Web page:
For years, historically Black colleges and universities (HBCUs) have been striving to earn the Carnegie Foundation’s R1 designation, the highest distinction reserved for doctoral universities in the U.S. To qualify for R1 classification or the second highest category, R2, universities must spend at least $5 million on research and have awarded at least 20 research or scholarship doctoral degrees, according to the Carnegie Classification of Institutions. Out of the 101 HBCUs in the nation, only 11 HBCUs are in the R2 category; no HBCU has received the R1 classification, according to Inside Higher Ed.
However, some HBCUs have secured record-breaking amounts of funding for research in the last two years and are doubling down on their efforts to gain R1 status, which they say would allow their institutions to create more equitable opportunities for scholars from minority backgrounds.
Overcoming barriers to R1 classification
A lack of financial resources due to decades of underfunding and racial bias against Black scholars have been major barriers to HBCUs acquiring the coveted R1 status, says Inside Higher Ed. Even some of the wealthiest HBCUs, such as Howard University, have only a fraction of the institutional wealth of top research institutions.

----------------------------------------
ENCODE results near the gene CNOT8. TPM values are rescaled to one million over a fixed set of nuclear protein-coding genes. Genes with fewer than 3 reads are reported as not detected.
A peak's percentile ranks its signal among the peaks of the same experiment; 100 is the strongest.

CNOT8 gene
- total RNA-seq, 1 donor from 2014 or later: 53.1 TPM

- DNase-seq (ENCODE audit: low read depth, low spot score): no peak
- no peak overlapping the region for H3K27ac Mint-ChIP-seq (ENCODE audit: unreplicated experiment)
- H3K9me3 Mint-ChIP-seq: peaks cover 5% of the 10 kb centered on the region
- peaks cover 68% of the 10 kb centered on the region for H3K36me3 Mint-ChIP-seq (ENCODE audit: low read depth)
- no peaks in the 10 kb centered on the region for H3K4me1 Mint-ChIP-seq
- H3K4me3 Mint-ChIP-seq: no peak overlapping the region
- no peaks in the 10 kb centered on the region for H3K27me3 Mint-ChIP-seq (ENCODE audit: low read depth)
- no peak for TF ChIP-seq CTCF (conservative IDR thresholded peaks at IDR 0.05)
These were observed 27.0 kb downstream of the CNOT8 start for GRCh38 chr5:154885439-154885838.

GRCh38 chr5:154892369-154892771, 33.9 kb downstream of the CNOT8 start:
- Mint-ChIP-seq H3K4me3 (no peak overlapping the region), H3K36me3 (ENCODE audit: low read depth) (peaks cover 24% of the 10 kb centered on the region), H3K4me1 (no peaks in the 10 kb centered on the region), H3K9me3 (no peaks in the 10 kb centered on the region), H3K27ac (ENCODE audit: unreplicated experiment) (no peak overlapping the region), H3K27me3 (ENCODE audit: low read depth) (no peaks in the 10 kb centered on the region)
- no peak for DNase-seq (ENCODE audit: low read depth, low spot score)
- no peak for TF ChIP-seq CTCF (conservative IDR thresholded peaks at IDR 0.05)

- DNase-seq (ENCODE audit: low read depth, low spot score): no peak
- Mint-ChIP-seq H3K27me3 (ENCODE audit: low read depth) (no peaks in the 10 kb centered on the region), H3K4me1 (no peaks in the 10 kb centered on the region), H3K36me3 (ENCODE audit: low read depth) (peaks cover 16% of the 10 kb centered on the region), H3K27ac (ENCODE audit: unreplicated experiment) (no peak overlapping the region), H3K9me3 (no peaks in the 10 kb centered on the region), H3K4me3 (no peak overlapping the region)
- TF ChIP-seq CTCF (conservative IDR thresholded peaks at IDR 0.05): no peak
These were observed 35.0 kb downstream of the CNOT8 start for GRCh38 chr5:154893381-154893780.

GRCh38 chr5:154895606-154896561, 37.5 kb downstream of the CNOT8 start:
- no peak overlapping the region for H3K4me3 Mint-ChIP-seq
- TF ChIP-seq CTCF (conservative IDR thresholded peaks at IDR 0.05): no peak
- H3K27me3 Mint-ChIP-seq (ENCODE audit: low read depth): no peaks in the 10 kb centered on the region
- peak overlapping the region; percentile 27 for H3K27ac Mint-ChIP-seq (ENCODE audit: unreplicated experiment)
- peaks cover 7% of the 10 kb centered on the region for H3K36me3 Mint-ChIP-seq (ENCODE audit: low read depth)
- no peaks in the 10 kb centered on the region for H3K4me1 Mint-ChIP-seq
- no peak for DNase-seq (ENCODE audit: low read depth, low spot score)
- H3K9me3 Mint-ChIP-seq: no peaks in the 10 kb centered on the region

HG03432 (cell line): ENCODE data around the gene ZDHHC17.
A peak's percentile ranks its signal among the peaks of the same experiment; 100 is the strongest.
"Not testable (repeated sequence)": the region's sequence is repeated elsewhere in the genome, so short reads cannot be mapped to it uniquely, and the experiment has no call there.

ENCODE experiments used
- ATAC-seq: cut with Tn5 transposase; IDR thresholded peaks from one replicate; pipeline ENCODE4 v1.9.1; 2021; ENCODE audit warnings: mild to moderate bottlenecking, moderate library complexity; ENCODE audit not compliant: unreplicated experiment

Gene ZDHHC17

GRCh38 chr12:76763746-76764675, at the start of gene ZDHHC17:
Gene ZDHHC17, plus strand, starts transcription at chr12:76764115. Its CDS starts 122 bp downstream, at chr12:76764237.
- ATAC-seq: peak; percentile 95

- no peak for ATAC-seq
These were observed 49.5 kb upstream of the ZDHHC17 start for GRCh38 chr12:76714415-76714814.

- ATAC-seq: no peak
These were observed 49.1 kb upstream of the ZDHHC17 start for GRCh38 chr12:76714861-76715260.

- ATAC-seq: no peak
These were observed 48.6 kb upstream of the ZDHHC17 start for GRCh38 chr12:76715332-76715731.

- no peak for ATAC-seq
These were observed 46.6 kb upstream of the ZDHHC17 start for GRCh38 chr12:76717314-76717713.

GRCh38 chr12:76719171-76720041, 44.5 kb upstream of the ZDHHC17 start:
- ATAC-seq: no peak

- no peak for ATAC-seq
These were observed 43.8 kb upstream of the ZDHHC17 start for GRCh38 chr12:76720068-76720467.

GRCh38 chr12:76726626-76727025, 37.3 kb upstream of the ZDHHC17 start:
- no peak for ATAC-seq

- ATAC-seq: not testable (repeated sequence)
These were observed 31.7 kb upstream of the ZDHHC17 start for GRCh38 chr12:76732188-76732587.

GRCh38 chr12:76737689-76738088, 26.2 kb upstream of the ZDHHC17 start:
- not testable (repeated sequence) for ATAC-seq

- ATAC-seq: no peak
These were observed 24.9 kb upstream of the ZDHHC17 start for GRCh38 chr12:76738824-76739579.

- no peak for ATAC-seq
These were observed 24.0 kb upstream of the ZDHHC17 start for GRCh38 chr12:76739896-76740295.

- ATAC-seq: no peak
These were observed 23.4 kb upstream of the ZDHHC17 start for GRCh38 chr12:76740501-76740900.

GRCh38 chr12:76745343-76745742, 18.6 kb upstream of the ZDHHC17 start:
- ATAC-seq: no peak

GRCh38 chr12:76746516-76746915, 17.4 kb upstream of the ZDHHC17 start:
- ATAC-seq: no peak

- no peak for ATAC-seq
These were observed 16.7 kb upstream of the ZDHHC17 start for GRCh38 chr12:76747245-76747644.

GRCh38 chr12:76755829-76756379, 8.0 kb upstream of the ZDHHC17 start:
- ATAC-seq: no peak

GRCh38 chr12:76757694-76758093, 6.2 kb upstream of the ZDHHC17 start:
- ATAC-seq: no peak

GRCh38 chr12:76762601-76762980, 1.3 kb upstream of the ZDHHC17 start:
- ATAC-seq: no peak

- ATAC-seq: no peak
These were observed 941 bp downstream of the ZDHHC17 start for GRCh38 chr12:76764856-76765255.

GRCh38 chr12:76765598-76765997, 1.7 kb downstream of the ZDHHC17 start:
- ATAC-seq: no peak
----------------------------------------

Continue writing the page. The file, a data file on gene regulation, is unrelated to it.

However, in the “post-George Floyd era,” many HBCUs have reached and surpassed fundraising goals, says Willie E. May, vice president of research and economic development at Morgan State University, a public historically Black university in Baltimore, Maryland. Amid national discussion on racial inequities in the U.S., lawmakers and philanthropists have also worked to increase financial investments in HBCUs that have nurtured underserved communities since their founding.
As a result, HBCUs like Morgan State and North Carolina Agricultural and Technical State University have seen record fundraising this fiscal year, earning $74 million in federal and state grants for research purposes and $97.3 million in research awards, respectively. Howard University, meanwhile, became the first HBCU to raise a record $122 million this fiscal year, exceeding its goal to reach $100 million by 2024, according to a press release.
These efforts to gain R1 classification come as the Carnegie Foundation is in the process of restructuring its classification system to confer recognition on institutions that prioritize equity and increasing student access to higher education and student retention. “We want to create different lanes of excellence, to have institutions be able to see their institutional missions reflected in Carnegie,” says Mushtaq Gunja, executive director of the Carnegie Classification systems and senior vice president of the American Council on Education.
Still, HBCU leaders say that acquiring R1 status would contribute toward their equity goals. “We plan to do world-class research,” May explains. “We also plan to remain this institution that meets students where they are and takes students where they need to be to be successful.”